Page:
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Saturday, July 20, 2024

An Open Letter to the Rain Gods: A Humble Request to Spare Goa’s Roads and Infrastructure


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Dear Rain Gods,

We know you mean well. You’re here to nourish the earth, fill our rivers, and bring the lush greenery that Goa is famous for. But can we have a moment of your time to discuss a rather delicate issue? It’s about our roads and infrastructure. Could you, perhaps, ease up a little on your enthusiasm? Just a smidgen?

Let’s set the scene: a postcard-perfect day in Goa, the sun shining, tourists strolling along the beach, locals going about their business, and the roads… well, let’s not mince words. The roads are a patchwork quilt of potholes and half-hearted repairs, a testament to our illustrious infrastructure planning. Enter you, dear Rain Gods, with your torrential downpours and whimsical monsoon patterns, and suddenly, what was already a precarious drive turns into an aquatic obstacle course.

It’s not that we don’t appreciate your visits. We do. But have you ever considered the havoc you wreak when you decide to open the floodgates? Our roads, which already resemble a patchy football field, transform into rivers, swallowing vehicles, and unveiling the shoddy workmanship of our beloved authorities. It’s almost as if you take joy in exposing every poorly laid brick, every skimped-on layer of tar, and every hastily patched-up pothole.

And then there’s the drainage system. Or should we say, the lack thereof? Your relentless showers reveal just how ill-prepared our infrastructure is for your mighty presence. Streets transform into canals, sewage systems overflow, and the urban landscape starts to resemble a rather soggy version of Venice, albeit with fewer gondolas and more floating debris.

We understand that the authorities have a lot on their plate. Planning, budgeting, and the odd time spent listening to music or watching videos in the office. But every time you decide to pour down with all your might, it becomes painfully evident that perhaps, just perhaps, a little more attention could be paid to the basics of road and drainage maintenance.

Panjim, our pride as a beacon of the Smart City initiative, seems to have confused “smart” with “aquatic” as it grapples with severe flooding. The city’s advanced infrastructure initiatives have been given a thorough test by the monsoon rains, only to reveal that the drainage systems work best as swimming lanes. With streets doubling as canals, homes resembling indoor pools, and traffic mimicking Venetian gondolas, Panjim’s urban development aspirations have taken a soggy detour. The persistent flooding, which one might mistake for a new tourism strategy, disrupts daily life and poses public health and safety risks. It seems our next smart move should be installing lifebuoys and rubber boots as part of the sustainable urban planning toolkit.

Imagine this, dear Rain Gods: if you could just dial it down a notch, our authorities wouldn’t be caught in a flurry of “emergency repairs” every monsoon. They could actually plan ahead, lay down roads that don’t disintegrate at the first sign of water, and construct drainage systems that actually, you know, drain. It would be a win-win for everyone. You could still grace us with your showers, and we could drive without feeling like we’re in a scene from “The Perfect Storm.”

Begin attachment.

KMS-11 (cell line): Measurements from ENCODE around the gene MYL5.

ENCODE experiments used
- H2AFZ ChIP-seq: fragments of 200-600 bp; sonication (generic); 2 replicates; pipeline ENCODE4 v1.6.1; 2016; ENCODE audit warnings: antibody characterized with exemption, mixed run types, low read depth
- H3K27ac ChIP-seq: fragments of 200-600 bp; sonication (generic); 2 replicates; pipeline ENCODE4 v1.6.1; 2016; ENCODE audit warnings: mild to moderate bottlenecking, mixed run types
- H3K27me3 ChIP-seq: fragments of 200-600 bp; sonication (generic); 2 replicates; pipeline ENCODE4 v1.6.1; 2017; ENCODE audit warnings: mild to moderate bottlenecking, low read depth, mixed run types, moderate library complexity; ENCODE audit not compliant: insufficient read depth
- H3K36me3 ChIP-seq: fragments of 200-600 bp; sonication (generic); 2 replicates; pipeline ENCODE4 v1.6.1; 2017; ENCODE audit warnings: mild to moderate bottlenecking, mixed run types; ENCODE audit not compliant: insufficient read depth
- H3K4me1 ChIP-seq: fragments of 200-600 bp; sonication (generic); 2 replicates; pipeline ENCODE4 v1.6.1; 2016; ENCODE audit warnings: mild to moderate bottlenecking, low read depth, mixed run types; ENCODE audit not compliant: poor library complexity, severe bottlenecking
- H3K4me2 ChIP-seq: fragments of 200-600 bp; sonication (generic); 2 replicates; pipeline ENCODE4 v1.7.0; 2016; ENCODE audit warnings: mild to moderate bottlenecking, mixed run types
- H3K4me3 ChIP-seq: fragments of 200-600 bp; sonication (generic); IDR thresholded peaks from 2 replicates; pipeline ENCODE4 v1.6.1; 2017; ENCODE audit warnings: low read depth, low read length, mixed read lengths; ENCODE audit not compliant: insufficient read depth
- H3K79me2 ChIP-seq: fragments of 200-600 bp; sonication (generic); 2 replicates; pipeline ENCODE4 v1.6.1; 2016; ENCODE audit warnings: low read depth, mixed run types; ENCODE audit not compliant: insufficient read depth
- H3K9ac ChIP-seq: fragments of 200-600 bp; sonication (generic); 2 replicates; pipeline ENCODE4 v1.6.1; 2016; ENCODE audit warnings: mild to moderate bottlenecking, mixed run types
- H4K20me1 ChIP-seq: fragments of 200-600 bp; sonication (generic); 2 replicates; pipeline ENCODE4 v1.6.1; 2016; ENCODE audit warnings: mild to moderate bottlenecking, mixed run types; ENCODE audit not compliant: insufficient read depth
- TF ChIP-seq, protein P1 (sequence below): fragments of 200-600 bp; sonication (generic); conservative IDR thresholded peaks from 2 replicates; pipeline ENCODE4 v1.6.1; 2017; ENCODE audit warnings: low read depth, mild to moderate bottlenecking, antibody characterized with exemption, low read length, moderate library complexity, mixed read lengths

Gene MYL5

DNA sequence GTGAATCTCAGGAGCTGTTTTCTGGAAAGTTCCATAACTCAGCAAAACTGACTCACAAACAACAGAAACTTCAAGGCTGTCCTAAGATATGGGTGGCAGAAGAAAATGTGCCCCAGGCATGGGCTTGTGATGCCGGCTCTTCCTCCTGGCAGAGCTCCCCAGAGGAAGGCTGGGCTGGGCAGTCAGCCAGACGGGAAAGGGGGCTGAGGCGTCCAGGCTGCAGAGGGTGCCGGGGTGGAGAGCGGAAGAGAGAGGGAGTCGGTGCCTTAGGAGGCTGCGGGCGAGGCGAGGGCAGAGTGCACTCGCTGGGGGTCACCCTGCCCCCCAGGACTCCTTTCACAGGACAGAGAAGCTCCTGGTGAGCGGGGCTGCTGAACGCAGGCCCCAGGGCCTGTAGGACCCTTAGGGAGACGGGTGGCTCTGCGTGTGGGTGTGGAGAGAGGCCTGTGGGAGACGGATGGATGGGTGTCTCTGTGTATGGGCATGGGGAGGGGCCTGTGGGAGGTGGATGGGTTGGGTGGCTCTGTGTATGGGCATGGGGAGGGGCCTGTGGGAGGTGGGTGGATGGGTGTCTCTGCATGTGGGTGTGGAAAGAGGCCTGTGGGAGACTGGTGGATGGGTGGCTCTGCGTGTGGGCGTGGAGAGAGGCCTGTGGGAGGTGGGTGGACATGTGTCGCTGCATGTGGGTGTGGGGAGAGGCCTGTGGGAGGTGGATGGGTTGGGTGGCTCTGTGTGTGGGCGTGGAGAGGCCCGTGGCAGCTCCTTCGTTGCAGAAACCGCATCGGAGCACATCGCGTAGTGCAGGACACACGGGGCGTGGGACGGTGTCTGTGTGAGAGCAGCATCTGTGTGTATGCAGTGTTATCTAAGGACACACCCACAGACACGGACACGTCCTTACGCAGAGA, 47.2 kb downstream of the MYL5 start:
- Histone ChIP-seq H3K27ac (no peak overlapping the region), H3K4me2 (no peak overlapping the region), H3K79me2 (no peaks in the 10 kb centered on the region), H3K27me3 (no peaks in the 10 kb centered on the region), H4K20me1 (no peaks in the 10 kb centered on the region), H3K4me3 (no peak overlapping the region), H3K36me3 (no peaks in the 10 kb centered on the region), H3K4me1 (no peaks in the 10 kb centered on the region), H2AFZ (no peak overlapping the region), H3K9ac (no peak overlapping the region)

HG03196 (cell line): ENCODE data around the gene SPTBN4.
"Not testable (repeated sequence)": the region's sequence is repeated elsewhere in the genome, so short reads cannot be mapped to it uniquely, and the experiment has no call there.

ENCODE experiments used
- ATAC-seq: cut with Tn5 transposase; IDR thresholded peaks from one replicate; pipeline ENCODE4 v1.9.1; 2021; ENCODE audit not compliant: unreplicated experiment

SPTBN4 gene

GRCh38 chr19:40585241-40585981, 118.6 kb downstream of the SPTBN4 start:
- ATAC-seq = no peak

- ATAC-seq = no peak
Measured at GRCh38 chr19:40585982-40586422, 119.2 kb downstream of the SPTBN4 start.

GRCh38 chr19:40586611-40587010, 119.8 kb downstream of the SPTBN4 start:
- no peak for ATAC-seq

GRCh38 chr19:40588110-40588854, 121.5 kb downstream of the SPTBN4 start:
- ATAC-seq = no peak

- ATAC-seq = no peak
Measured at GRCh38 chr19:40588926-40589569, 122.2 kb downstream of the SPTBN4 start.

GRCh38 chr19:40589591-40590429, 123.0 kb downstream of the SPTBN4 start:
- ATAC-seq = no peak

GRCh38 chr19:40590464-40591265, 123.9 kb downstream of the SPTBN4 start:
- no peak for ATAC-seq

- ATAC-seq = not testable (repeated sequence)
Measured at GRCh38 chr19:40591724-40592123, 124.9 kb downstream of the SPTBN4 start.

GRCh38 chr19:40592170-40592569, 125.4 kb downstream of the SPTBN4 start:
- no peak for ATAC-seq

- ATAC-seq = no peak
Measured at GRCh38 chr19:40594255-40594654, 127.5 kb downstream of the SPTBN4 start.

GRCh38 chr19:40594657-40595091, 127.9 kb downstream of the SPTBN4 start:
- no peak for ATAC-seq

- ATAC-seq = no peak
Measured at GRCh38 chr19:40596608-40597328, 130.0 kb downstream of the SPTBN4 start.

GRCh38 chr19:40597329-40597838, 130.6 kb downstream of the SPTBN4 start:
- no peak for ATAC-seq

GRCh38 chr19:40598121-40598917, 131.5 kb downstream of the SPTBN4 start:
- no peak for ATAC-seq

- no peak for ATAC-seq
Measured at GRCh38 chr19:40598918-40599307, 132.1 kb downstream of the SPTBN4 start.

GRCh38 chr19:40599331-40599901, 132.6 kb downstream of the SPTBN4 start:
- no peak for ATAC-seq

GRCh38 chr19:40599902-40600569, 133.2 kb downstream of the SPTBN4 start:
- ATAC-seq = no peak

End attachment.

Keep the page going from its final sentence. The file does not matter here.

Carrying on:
But alas, the reality is far from this utopian vision. Each year, we brace ourselves for the inevitable deluge, knowing full well that our infrastructure will buckle under the pressure. We watch as hastily patched roads dissolve into puddles, and hastily constructed buildings sprout leaks like overzealous fountains and spas. It’s a ritual, really. One that could be almost endearing if it weren’t so, well, dangerous and inconvenient.

So, dear Rain Gods, we beseech you. Next time you gather your clouds and prepare to bestow your watery blessings upon us, spare a thought for our beleaguered infrastructure. Consider the plight of the daily commuter, the hapless pedestrian, and the poor municipal workers who have to clean up the mess. We know you have the power to wash away the grime and dust, but must you also wash away our roads and bridges?

If our heartfelt plea doesn’t move you, then perhaps consider it from a different angle. The longer our infrastructure remains intact, the longer we can enjoy your rains without fear of being swept away. We can sit in our homes, sipping hot chai and watching the downpour, instead of wading through waist-deep water, cursing our luck and the questionable competency of our road engineers.

In conclusion, dear Rain Gods, we understand your importance and the beauty you bring to our land. But could you please, just this once, go easy on us? Let’s make a deal: you keep raining, but just a little less ferociously, and we’ll do our best to get our act together on the infrastructure front. Who knows? With a little less pressure, our authorities might even surprise us with some decent roads next year.

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